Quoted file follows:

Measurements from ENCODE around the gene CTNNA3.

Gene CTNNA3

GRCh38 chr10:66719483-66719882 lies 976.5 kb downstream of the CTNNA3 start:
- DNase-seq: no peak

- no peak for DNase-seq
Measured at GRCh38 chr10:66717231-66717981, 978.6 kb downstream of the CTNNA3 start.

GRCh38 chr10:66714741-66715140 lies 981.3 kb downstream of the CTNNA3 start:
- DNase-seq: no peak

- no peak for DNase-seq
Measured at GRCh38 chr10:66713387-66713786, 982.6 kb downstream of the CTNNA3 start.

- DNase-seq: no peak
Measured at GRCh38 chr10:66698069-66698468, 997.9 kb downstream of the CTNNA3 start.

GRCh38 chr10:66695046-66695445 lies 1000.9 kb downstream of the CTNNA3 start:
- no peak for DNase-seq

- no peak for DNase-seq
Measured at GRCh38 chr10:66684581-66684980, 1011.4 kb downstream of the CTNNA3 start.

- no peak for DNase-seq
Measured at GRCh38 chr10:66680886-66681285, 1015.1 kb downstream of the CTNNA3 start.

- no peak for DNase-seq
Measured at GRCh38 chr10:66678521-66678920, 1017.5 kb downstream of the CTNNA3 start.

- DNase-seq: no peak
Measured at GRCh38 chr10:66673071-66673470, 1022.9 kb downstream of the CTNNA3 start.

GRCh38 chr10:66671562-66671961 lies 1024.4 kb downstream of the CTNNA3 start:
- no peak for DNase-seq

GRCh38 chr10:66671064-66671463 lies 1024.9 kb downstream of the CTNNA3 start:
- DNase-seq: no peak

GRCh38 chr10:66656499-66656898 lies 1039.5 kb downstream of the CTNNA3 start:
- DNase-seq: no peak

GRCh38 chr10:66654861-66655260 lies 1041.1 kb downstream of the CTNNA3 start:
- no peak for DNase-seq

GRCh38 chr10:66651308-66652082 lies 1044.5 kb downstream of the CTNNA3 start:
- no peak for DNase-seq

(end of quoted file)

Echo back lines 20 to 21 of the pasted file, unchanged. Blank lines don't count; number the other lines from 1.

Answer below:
Measured at GRCh38 chr10:66678521-66678920, 1017.5 kb downstream of the CTNNA3 start.

- DNase-seq: no peak